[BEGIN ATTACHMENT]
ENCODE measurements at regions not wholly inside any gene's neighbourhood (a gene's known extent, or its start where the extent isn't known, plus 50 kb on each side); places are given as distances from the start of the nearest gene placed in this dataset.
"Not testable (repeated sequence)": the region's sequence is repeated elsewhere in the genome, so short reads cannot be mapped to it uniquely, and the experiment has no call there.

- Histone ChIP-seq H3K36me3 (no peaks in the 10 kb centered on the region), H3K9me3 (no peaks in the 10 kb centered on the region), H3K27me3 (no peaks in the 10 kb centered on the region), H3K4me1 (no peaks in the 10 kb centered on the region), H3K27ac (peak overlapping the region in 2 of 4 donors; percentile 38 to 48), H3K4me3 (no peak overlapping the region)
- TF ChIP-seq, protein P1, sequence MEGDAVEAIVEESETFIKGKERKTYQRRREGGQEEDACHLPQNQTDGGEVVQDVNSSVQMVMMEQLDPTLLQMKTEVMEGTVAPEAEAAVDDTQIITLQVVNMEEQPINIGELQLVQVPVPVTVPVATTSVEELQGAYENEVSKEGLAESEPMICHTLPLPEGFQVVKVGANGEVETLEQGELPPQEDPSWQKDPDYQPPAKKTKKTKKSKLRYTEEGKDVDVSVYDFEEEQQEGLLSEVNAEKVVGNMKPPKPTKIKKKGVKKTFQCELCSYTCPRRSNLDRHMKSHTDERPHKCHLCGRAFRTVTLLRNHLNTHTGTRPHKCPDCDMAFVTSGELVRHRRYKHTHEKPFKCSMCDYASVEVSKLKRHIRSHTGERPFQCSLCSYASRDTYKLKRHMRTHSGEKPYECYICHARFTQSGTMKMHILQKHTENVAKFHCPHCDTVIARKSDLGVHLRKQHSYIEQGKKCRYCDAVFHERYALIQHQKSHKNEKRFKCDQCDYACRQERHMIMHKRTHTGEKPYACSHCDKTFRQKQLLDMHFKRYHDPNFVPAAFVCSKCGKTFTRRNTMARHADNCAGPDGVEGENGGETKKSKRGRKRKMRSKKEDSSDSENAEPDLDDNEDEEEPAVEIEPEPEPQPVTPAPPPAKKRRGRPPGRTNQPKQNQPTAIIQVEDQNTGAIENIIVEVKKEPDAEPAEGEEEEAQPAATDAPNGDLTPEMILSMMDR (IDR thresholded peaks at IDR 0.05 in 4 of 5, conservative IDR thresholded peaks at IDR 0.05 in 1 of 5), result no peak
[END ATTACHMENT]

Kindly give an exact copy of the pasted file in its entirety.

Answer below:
ENCODE measurements at regions not wholly inside any gene's neighbourhood (a gene's known extent, or its start where the extent isn't known, plus 50 kb on each side); places are given as distances from the start of the nearest gene placed in this dataset.
"Not testable (repeated sequence)": the region's sequence is repeated elsewhere in the genome, so short reads cannot be mapped to it uniquely, and the experiment has no call there.

- Histone ChIP-seq H3K36me3 (no peaks in the 10 kb centered on the region), H3K9me3 (no peaks in the 10 kb centered on the region), H3K27me3 (no peaks in the 10 kb centered on the region), H3K4me1 (no peaks in the 10 kb centered on the region), H3K27ac (peak overlapping the region in 2 of 4 donors; percentile 38 to 48), H3K4me3 (no peak overlapping the region)
- TF ChIP-seq, protein P1, sequence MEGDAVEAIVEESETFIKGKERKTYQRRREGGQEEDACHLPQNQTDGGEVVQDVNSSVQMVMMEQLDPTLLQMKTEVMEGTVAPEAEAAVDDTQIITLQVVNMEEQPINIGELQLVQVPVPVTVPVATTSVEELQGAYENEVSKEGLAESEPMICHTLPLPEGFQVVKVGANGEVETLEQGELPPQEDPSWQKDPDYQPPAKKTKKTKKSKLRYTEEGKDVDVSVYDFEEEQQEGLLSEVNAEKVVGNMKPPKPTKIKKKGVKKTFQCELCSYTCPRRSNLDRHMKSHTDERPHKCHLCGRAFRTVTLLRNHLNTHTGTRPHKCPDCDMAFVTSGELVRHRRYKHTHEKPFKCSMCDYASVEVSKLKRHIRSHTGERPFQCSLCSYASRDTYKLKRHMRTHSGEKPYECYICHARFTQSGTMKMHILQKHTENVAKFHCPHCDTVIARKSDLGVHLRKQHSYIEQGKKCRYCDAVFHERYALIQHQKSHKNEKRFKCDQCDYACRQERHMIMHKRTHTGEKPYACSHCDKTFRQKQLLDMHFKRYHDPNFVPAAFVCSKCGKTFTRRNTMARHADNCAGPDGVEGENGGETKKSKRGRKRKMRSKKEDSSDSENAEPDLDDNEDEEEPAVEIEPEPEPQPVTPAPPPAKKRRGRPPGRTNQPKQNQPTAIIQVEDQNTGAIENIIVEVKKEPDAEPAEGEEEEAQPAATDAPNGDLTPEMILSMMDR (IDR thresholded peaks at IDR 0.05 in 4 of 5, conservative IDR thresholded peaks at IDR 0.05 in 1 of 5), result no peak